The killing of a police officer by a radicalized Tunisian man last month in a town southwest of Paris has fueled a resurgent debate about terrorism, security and immigration, all themes that have fed the rise of Ms. Le Pen’s far-right party, despite Mr. Macron’s attempts to court voters on those issues.
appeared increasingly fragile, and Ms. Le Pen has spent years trying to soften her image and pull her party from the extremist fringe into the mainstream.
Unlike other French politicians who have recently been convicted on serious charges like corruption or embezzlement, Ms. Le Pen was prosecuted under a more obscure article in the French penal code that prohibits disseminating messages that are “violent” or that could “seriously harm human dignity” and that could be seen by a minor.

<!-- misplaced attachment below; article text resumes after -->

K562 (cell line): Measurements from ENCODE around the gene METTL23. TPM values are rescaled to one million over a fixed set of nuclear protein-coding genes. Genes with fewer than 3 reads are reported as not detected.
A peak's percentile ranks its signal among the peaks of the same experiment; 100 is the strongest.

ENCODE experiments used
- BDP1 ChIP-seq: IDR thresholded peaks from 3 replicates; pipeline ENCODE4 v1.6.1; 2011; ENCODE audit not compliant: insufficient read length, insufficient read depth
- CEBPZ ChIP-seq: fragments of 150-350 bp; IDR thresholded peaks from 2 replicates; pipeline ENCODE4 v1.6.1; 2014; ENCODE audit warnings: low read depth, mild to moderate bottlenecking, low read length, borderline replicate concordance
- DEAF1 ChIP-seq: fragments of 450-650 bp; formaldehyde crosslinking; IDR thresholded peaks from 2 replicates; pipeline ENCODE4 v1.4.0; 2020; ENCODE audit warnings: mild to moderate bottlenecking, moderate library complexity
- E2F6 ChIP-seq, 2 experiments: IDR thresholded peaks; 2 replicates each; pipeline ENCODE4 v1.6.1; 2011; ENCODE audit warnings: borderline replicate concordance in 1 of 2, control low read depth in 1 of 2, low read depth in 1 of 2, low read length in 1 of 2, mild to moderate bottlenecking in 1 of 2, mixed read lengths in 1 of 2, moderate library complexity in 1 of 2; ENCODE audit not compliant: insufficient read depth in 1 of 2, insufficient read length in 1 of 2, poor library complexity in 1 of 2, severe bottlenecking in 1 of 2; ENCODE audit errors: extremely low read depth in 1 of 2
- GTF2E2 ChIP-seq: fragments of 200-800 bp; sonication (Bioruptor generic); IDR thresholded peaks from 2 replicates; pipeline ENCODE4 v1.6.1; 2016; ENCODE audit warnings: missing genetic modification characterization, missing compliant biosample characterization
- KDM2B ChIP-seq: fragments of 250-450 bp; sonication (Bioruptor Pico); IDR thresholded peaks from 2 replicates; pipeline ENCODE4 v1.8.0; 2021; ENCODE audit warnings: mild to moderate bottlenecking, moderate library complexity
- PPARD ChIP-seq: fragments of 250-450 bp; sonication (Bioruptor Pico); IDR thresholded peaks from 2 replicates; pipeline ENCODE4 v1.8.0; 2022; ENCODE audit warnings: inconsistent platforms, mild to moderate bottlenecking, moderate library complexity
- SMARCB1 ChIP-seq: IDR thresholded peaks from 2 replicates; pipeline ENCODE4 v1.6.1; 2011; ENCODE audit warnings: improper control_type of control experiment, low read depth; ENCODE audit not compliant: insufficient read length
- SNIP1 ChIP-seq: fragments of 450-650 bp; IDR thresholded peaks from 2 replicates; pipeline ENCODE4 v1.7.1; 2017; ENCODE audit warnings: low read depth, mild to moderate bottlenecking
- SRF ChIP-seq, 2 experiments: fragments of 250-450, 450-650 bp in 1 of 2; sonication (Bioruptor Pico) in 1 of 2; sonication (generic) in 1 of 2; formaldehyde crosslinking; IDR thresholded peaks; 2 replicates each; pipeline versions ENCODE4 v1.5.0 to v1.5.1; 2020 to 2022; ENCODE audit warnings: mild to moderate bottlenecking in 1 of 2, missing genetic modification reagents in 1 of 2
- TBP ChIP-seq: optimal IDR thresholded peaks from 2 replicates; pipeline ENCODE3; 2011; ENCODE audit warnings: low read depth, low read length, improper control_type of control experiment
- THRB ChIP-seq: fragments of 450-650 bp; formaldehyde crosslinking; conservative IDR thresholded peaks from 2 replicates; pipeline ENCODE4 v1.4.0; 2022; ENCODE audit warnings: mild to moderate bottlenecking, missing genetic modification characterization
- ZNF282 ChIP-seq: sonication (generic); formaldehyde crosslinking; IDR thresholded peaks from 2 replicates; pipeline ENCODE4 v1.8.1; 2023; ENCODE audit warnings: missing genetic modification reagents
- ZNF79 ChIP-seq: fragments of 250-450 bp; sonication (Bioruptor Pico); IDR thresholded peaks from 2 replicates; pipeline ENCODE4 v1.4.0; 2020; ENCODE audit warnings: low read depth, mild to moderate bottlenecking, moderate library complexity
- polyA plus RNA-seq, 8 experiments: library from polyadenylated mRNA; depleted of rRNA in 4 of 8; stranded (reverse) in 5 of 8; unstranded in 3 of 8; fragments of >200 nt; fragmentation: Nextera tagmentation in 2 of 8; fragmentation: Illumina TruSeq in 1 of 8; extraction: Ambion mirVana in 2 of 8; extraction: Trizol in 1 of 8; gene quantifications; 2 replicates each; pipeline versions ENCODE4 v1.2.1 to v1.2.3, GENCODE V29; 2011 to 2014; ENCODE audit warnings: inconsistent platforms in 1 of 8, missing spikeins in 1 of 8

While there is robust support for freedom of expression, laws regulating free speech in France are often considered more restrictive than in the United States, with laws against calls to violence or hate speech.
Ms. Le Pen has called the investigation a political witch hunt aimed at silencing her, arguing that she was being wrongly prosecuted for exercising her free speech, on charges normally meant to protect minors from violent propaganda or pornography.
“The crime is causing harm to human dignity, not its photographic reproduction,” she said during the trial, held in February.
Gilbert Collard, a lawyer and National Rally representative in the European Parliament who had also posted pictures of Islamic State violence on the same day as Ms. Le Pen did, was acquitted of the charges against him on Tuesday, too.
The court’s verdict on Ms. Le Pen comes amid an increasingly heated political climate in France, ahead of the presidential elections scheduled for next year but also regional elections this June.